GenAI more buzz than biz as tech barely dents jobs, says survey

Don't believe the hype

Despite some astronomical vendor valuations and predictions that it will transform society, the impact of GenAI in the workplace has yet to materialize, according to a recent global survey.

Similarly, the much-hyped technology is yet to make an impact on jobs, according to interviews with 322 tech leaders globally.

About half (51 percent) of organizations have deployed GenAI to "some extent," while 21 percent have adopted it to a greater extent, the research from tech recruitment and jobs company Nash Squared found.

"The actual use cases of GenAI impacting organizations are mixed," the report says. "Most are experimenting and piloting in a number of areas."

Of those that have deployed GenAI, 39 percent say it has had little or no impact on their organization. "The vast majority of GenAI uses have been as a personal productivity tool, helping with research, speeding up the creation of documents or marketing literature, and supporting office admin," according to the report.

The findings are in stark contrast to some predictions about the effects of GenAI in the workplace. The technology should be "revolutionizing productivity and spurring innovation across all sectors," according to a fizzing report from consultancy EY. Tech vendors have also been falling over each other to tell the world how they are including GenAI in their offerings as the leading AI companies attract feverish attention from investors.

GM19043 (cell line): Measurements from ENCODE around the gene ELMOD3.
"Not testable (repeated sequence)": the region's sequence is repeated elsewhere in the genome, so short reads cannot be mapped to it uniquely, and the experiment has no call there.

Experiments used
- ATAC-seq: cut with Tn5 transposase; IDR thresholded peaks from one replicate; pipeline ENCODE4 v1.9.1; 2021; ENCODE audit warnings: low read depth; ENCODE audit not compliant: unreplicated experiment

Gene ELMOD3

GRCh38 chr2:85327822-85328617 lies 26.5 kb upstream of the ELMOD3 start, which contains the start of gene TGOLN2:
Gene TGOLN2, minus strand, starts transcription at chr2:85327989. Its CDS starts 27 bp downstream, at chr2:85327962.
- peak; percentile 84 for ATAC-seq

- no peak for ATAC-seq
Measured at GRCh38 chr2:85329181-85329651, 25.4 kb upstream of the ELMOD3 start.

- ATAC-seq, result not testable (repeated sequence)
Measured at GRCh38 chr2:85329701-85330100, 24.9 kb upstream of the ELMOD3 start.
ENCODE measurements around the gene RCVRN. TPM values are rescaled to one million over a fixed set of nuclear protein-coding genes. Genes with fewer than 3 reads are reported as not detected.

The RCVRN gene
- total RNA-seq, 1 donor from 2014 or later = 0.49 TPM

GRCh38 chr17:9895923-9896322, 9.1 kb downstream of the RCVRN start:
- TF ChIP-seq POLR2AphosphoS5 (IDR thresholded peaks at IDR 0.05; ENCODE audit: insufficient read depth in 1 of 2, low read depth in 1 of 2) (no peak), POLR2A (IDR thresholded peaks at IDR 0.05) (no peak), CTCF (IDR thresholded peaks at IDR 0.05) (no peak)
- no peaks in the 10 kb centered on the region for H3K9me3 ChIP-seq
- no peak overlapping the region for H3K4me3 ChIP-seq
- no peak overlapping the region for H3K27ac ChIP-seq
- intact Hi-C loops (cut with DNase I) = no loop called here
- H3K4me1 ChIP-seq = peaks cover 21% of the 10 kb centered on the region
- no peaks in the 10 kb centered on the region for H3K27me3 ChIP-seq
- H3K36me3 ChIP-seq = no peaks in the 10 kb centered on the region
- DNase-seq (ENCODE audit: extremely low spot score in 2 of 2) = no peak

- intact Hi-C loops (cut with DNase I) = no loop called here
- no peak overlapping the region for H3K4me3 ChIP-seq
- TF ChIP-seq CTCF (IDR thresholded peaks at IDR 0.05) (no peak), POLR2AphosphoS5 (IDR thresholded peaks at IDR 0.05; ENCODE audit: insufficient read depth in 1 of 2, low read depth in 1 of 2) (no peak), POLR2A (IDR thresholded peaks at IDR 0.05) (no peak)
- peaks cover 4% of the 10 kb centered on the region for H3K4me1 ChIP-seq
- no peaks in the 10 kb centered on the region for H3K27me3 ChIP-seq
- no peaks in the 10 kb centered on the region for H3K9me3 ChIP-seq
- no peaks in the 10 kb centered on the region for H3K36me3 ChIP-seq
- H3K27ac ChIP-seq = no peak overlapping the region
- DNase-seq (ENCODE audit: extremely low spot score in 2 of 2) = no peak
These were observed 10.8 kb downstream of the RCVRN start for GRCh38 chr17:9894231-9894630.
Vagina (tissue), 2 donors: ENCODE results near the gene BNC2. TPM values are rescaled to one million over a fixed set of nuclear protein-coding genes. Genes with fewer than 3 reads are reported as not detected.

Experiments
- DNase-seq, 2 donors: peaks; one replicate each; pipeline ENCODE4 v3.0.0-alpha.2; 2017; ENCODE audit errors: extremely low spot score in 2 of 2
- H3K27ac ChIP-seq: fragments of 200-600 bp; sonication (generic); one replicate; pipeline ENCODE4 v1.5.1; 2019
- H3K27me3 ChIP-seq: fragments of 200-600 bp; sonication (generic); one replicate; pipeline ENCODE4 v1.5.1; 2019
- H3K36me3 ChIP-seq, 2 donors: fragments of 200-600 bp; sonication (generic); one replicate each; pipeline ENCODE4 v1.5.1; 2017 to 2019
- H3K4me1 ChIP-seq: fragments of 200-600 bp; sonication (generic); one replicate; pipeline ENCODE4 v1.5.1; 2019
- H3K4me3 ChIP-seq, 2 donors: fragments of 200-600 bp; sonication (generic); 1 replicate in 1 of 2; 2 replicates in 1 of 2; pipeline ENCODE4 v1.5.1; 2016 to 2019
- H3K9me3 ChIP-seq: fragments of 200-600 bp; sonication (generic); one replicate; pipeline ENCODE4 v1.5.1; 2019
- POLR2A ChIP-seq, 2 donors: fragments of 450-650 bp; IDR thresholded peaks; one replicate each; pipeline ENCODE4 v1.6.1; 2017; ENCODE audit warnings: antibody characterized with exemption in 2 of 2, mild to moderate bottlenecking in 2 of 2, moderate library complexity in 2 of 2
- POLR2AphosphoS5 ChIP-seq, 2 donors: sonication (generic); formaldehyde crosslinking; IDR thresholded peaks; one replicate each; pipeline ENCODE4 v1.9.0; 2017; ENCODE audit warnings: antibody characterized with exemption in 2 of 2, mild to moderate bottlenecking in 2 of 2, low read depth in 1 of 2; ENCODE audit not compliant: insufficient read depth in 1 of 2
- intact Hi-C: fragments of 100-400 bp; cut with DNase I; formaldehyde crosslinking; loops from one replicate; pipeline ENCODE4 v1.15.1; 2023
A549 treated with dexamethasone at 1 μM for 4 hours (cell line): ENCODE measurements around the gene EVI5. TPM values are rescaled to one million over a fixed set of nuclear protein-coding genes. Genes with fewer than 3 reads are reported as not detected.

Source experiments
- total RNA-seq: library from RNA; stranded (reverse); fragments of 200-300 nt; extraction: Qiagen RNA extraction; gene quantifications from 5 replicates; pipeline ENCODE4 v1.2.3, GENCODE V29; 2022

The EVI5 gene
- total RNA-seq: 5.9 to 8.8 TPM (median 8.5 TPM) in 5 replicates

Yet tech research company Gartner has forecast a modest impact on IT spending from AI as companies begin to pilot rather than fully implement the technology. Microsoft, for example, continues to run proof of concept programs to convince customers of the productivity benefits of Copilot.

The Nash Squared survey found that companies had yet to prove the business case for mass investment in GenAI, according to 54 percent of respondents. Meanwhile, budgetary limits and concerns around misuse of the tools were also significant factors.

The impact on jobs has been similarly muted. Globally, tech leader interviews showed that just one in ten have reported job roles changing, and just 1 percent are seeing jobs replaced.

In a prepared statement, Bev White, CEO of Nash Squared, said: "Although the 'replace jobs' impact of GenAI is headline-grabbing news, in fact the Pulse Survey indicates that organizations with company-wide implementations of GenAI are in fact more likely to be increasing tech headcount in the next year than the average." ®

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